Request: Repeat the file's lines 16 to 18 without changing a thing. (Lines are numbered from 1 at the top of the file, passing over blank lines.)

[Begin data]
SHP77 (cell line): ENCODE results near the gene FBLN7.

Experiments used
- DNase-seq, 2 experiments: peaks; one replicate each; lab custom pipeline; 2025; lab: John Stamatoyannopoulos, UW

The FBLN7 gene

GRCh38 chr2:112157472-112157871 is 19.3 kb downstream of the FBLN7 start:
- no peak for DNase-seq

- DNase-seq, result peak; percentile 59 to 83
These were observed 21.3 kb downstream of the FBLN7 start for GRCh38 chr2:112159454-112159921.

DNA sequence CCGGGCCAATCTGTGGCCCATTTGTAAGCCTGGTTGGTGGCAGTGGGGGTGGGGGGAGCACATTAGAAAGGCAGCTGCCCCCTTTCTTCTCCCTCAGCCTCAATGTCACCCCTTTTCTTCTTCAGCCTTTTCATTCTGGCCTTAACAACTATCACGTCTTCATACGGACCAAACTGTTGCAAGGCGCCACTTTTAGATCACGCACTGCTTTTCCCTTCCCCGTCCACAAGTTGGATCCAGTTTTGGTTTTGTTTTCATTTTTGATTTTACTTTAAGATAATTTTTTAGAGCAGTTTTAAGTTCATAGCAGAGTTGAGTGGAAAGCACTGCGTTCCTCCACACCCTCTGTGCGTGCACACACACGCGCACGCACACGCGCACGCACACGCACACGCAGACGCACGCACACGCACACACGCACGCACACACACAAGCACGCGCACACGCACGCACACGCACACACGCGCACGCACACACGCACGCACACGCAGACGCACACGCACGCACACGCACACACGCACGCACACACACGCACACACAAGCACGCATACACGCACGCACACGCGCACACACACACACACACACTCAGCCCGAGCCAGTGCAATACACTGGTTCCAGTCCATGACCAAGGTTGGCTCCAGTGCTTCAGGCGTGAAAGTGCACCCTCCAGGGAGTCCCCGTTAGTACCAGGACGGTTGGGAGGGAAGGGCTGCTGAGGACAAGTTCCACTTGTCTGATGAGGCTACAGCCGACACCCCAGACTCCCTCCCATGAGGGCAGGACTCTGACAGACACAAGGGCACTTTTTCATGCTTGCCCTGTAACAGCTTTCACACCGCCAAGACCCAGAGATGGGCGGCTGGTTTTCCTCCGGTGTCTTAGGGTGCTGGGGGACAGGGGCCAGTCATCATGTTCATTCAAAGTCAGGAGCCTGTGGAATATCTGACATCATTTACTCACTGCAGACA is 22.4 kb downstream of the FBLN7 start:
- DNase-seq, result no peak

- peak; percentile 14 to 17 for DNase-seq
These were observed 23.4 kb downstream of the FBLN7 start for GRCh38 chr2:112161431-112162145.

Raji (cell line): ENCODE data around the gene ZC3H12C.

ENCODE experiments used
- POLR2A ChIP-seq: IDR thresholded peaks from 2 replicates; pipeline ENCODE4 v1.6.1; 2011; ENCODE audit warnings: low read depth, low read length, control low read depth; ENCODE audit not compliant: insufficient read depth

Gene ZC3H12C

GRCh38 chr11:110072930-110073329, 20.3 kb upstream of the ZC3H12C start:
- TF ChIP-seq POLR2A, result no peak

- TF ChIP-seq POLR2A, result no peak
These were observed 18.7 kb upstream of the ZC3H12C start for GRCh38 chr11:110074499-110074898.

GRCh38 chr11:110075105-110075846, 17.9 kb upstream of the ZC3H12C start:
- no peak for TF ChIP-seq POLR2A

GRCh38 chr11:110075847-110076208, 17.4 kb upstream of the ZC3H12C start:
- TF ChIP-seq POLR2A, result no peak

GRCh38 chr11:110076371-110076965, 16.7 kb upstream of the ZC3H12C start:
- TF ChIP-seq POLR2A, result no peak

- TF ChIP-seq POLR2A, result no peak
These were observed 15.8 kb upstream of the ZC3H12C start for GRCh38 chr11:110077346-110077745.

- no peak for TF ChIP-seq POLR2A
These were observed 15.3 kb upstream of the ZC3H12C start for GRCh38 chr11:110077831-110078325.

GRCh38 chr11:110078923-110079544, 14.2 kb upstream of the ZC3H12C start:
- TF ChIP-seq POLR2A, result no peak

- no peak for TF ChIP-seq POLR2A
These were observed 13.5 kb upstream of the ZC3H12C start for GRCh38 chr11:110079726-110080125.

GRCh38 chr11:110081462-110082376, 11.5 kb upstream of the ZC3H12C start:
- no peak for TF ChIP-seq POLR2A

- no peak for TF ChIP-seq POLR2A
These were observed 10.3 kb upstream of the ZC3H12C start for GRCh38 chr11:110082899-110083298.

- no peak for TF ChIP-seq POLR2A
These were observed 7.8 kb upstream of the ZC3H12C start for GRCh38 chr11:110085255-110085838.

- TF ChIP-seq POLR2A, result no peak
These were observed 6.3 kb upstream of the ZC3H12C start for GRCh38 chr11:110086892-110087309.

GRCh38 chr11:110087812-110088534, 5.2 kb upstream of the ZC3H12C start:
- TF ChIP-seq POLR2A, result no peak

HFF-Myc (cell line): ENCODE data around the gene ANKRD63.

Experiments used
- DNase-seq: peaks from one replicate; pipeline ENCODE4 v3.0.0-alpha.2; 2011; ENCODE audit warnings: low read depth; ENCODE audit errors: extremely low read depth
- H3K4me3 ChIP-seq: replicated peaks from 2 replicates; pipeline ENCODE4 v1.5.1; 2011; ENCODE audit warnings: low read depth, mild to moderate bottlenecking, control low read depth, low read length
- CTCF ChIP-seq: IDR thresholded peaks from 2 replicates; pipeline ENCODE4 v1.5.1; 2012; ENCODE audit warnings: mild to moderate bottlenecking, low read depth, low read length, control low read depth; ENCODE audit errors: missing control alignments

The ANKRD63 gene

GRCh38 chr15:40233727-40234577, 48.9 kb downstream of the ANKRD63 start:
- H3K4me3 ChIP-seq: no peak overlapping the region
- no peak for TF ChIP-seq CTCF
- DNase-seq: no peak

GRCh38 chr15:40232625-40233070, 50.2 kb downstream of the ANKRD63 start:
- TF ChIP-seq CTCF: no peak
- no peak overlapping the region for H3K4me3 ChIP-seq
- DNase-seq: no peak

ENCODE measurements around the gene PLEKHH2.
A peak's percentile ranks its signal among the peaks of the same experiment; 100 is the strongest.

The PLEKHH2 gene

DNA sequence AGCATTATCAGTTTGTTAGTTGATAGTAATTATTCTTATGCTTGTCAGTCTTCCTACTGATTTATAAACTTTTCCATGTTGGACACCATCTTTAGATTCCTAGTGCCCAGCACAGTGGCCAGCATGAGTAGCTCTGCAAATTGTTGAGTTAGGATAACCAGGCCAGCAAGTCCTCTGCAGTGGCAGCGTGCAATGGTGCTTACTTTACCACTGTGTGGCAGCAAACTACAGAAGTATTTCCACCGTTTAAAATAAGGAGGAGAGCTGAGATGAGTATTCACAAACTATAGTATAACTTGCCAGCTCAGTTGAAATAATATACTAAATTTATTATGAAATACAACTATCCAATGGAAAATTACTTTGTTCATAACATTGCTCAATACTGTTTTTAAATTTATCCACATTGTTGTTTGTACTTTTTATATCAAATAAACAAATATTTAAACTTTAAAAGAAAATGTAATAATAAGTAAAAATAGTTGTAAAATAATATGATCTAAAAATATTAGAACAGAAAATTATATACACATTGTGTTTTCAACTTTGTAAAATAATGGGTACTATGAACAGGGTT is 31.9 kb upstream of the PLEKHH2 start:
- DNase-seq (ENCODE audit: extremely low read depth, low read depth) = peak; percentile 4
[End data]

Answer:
Gene ZC3H12C

GRCh38 chr11:110072930-110073329, 20.3 kb upstream of the ZC3H12C start:
- TF ChIP-seq POLR2A, result no peak